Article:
2021 rank: 10
Encompassing more green space than urban blocks, City Park is a centrally located neighborhood that appeals to active individuals who want a residential feel, walkability, and access to the best of the city. The sole school is the middle-of-the-pack, but architecturally striking, East High School. But there are plenty of amenities, from the Denver Museum of Nature & Science (DMNS) and Denver Zoo—both within the park’s boundaries—to a bevy of restaurants and nearby music venues, like the Bluebird Theater. It’s also a straight shot to downtown or Five Points by bike or car.
Demographics—Get to Know Your Neighbors
City Park residents have a median age of 34.4 years old. It’s a highly educated community, with 75 percent of the adult (25 and older) population holding bachelor’s degrees or higher. When it comes to housing, ownership is less likely: 63 percent of all filled units are renter-occupied. A little more than half of the neighborhood’s households are made up of singles; 28 percent are families. The average household income is $78,994.
How we got these numbers: We utilized the city’s official list of 78 neighborhoods (only 73 had enough data to be included), and ranked them using four variables: home prices, crime dataschool rankings, and an X factor score that accounts for things like access to open space, proximity to public transportation, and restaurant and shopping options. For more on our methodology, return to the main page.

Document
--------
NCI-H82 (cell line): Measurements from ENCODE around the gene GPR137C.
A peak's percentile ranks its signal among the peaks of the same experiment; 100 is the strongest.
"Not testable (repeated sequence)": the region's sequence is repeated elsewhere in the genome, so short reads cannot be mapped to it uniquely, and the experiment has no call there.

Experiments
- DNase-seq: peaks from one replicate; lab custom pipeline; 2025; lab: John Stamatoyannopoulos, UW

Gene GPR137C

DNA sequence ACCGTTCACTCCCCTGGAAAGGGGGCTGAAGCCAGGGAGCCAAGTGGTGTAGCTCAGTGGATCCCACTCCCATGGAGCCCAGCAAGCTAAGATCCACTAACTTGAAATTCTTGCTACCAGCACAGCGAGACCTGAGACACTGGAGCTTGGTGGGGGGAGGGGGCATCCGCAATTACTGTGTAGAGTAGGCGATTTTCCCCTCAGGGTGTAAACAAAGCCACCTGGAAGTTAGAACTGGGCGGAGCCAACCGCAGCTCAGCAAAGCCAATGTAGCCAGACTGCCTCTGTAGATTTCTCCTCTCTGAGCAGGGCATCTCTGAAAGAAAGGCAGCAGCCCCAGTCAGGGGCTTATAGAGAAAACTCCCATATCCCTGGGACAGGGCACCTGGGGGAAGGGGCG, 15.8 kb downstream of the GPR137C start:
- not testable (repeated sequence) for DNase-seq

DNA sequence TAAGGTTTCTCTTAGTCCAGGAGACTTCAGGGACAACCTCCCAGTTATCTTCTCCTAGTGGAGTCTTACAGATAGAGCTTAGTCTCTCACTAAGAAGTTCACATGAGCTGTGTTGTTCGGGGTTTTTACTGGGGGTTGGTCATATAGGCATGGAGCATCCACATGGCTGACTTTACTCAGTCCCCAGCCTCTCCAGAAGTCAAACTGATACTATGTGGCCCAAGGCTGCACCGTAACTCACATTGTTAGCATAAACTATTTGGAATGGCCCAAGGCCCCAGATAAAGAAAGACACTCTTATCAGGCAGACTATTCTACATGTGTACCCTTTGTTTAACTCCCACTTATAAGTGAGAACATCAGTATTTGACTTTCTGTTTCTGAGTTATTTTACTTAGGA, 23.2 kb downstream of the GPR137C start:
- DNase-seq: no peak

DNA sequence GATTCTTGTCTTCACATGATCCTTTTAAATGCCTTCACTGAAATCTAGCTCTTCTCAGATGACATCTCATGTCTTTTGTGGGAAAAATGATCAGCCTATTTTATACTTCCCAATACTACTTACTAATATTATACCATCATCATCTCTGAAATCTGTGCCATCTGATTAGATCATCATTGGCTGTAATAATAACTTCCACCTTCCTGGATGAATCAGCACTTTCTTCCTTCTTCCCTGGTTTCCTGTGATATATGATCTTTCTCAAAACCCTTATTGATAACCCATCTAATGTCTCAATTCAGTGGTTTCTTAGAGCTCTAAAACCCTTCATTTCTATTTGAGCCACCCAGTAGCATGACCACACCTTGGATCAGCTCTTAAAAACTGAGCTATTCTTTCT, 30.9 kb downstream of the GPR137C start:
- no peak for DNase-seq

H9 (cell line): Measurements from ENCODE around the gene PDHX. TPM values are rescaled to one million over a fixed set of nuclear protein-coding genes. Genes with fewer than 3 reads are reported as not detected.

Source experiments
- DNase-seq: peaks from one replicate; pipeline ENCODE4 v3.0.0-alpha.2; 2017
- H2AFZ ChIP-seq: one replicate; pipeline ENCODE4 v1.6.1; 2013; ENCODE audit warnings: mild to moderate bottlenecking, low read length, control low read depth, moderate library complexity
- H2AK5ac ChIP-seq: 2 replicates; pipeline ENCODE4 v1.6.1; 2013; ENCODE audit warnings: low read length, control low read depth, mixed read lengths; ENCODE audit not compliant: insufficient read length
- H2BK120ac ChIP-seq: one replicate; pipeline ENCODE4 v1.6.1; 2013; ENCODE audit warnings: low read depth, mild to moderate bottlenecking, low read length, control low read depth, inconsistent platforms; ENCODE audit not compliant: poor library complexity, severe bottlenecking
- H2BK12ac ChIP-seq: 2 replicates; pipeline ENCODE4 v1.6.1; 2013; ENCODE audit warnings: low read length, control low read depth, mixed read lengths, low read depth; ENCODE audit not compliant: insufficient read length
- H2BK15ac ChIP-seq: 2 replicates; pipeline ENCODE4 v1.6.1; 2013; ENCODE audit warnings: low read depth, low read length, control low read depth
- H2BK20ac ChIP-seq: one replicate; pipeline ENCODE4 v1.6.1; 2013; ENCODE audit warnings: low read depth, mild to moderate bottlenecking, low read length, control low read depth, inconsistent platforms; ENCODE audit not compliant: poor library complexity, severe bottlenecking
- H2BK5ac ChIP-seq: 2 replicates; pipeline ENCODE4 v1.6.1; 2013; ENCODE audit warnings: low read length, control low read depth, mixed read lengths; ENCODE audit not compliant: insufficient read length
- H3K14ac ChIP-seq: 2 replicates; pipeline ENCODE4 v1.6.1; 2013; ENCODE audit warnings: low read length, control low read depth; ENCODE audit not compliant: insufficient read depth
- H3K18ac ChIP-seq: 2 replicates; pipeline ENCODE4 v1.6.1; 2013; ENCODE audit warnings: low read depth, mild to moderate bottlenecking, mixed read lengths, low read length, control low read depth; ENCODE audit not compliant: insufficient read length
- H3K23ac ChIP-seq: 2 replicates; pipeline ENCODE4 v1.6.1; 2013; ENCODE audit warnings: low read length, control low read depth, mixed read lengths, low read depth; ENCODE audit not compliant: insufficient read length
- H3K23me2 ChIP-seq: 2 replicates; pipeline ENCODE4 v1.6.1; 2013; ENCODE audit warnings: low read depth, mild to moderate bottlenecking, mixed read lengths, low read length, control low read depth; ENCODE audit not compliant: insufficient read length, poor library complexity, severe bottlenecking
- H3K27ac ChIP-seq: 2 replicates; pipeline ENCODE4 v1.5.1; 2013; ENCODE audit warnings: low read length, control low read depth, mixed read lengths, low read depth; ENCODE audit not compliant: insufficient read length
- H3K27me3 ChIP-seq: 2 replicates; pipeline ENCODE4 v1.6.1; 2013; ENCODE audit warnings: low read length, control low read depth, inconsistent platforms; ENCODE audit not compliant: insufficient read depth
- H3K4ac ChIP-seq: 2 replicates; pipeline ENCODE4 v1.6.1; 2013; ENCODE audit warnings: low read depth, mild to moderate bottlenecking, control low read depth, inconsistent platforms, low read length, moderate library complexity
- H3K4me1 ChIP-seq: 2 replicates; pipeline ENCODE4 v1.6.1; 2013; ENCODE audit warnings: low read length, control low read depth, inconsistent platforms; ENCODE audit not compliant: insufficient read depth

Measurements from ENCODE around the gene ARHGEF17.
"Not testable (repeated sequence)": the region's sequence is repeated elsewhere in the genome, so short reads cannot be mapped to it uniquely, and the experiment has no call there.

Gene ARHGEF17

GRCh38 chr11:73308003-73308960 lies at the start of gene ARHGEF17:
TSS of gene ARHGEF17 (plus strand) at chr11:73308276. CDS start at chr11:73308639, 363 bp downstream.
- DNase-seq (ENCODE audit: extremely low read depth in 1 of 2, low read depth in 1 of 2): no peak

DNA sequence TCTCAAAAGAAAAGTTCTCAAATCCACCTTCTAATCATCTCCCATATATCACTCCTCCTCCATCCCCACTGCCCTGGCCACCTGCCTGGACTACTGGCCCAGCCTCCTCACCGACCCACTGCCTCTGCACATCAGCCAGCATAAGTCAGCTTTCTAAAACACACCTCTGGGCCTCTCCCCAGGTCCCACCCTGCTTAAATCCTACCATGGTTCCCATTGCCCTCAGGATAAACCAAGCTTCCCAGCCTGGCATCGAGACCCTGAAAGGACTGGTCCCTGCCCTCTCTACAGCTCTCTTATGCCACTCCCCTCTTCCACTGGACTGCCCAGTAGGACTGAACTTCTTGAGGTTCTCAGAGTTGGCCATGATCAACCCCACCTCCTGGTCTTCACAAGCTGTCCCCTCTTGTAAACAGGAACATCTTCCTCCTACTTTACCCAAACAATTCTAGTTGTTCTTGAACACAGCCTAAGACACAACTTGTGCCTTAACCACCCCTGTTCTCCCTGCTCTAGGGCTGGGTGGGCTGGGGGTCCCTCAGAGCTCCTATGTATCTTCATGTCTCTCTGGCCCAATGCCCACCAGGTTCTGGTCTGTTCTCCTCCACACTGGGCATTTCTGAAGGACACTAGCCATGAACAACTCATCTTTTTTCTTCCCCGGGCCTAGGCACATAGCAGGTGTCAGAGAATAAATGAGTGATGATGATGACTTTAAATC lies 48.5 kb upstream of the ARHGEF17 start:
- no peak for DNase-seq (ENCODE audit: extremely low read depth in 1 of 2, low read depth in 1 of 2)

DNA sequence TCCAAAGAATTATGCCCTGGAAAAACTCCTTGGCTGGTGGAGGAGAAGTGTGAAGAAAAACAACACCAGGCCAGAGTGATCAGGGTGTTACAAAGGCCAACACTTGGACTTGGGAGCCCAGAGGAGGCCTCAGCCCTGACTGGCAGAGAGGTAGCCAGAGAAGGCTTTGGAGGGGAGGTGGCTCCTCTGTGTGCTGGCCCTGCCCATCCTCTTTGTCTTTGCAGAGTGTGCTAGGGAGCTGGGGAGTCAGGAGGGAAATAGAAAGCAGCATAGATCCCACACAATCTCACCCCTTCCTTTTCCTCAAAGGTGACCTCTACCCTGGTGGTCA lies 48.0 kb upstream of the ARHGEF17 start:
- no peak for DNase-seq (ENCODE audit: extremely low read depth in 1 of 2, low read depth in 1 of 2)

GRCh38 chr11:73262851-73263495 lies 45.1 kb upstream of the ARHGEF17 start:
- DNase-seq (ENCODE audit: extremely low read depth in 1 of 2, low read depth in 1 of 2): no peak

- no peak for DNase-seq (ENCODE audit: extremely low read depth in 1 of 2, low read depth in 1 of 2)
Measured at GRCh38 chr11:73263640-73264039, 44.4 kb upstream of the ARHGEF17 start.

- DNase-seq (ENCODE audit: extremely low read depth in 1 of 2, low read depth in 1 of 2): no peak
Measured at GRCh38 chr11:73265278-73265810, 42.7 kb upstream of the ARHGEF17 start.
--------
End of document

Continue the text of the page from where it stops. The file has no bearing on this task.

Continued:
Eat & Drink
East Colfax Avenue is a hub of activity, and you’ll find a number of Denver favorites along the neighborhood’s south end: Okinawa is a Japanese food hot spot, while Steve’s Snappin’ Dogs has been slinging some of the city’s best hot dogs for more than a decade. Misfit Snackbar is a hidden gem serving refined pub bites inside Middleman bar. For date night, make reservations at To the Wind Bistro or Q House.
Thirsty? Atomic Cowboy has you covered with more than two dozen options, mostly Colorado beers, plus cocktails. For something nonalcoholic, stop by Boba Touch, a family-owned spot specializing in Taiwanese bubble tea.
The park also hosts a busy farmers’ market on Saturdays from mid-May to late October.
Break a Sweat
City Park is one of Denver’s most scenic—and largest—green spaces. To earn your picnic lunch, run around the perimeter to notch about three miles on your fitness tracker, hit the tennis courts, paddle around either of the two lakes, or take a swing at City Park Golf Course. The public course, which sits just across East 23rd Avenue in Skyland, reopened in September 2020 after a $45 million makeover.
Get out of the sun at Carla Madison Recreation Center, where an eight-lane lap pool, weight room, cycle studio, outdoor climbing wall, and lazy river (sometimes your muscles need a break) await.
One of the most iconic views of the Mile High City can be seen from City Park: Head behind DMNS and point your camera west to capture the skyline and the mountains of the Front Range in one perfect shot.